About this book
Humans employ mostly natural languages in describing and representing problems, c- puting and reasoning, arriving at ?nal conclusions described similarly as words in a natural language or as the form of mental perceptions. To make machines imitate humans’ mental activities, the key point in terms of machine intelligence is to process uncertain information by means of natural languages with vague and imprecise concepts. Zadeh (1996a) proposed a concept of Computing with Words (CWW) to model and c- pute with linguistic descriptions that are propositions drawn from a natural language. CWW, followed the concept of linguistic variables (Zadeh, 1975a,b) and fuzzy sets (Zadeh, 1965), has been developed intensively and opened several new vast research ?elds as well as applied in various areas, particularly in the area of arti?cial intelligence. Zadeh (1997, 2005) emphasized that the core conceptions in CWW are linguistic variables and fuzzy logic (or approximate reasoning). In a linguistic variable, each linguistic value is explained by a fuzzy set (also called semantics of the linguistic value), its membership function is de?ned on the universe of discourse of the linguistic variable. By fuzzy sets, linguistic information or statements are quanti?ed by membership functions, and infor- tion propagation is performed by approximate reasoning. The use of linguistic variables implies processes of CWW such as their fusion, aggregation, and comparison. Different computational approaches in the literature addressed those processes (Wang, 2001; Zadeh and Kacprzyk, 1999a, b). Membership functions are generally at the core of many fuzzy-set theories based CWW.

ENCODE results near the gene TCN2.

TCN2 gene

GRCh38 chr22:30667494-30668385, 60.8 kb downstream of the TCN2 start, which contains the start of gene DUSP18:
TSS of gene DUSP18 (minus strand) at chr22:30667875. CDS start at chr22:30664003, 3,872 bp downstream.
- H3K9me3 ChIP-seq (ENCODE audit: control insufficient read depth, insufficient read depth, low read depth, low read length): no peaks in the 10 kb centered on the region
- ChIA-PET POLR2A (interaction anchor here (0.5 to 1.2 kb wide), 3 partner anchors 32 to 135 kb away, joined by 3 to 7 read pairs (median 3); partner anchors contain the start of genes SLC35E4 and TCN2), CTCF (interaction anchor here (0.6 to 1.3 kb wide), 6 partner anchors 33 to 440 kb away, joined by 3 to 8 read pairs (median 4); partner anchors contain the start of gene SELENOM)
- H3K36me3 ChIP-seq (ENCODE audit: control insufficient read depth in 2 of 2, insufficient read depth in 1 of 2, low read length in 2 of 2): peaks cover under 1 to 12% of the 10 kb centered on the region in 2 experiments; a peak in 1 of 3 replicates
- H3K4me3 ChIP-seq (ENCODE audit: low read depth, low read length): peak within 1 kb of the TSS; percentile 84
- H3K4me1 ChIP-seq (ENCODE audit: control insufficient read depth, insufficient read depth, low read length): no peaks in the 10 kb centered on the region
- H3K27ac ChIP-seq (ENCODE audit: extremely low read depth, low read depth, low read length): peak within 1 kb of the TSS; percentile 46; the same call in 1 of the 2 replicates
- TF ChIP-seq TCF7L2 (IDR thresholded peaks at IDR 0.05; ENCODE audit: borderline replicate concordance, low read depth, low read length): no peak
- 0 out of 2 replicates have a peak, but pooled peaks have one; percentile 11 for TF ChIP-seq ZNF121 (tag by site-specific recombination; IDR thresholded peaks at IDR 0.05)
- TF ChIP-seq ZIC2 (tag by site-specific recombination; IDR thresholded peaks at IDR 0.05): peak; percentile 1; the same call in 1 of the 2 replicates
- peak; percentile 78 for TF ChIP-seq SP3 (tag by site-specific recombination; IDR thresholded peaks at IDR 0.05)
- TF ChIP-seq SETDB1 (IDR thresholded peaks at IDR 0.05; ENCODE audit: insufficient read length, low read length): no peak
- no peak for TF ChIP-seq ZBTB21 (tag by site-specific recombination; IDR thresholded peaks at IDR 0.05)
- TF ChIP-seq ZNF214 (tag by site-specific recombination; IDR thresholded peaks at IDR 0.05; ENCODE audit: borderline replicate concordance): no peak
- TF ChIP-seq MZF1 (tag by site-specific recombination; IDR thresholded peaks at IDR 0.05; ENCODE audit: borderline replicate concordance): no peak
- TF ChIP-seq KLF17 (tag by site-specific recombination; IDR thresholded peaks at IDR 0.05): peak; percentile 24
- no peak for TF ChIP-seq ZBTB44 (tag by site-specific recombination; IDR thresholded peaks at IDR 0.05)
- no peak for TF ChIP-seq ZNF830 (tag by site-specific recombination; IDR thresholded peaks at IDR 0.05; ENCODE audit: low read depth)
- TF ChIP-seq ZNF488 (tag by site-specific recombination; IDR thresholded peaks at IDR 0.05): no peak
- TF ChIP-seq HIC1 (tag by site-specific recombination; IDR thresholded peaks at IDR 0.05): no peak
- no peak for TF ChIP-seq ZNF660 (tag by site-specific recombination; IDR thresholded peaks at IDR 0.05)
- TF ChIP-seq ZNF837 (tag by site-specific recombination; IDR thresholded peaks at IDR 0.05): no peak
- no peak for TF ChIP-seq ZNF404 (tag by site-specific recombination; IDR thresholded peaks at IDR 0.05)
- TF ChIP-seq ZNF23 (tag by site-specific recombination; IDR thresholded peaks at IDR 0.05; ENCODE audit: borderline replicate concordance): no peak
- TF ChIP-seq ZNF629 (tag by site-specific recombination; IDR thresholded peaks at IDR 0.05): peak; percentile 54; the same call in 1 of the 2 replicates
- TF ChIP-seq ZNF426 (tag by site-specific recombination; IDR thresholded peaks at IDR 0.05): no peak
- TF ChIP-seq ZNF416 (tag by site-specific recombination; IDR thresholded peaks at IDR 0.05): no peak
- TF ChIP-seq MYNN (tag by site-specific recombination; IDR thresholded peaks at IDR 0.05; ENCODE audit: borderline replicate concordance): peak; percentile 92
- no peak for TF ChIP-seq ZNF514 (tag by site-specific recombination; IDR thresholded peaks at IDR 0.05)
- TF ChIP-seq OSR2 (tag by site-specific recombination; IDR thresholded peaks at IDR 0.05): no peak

DEX Internet Lattice Processing Tuple aggregation operator database information information processing linguistic values model operator presentation proposition set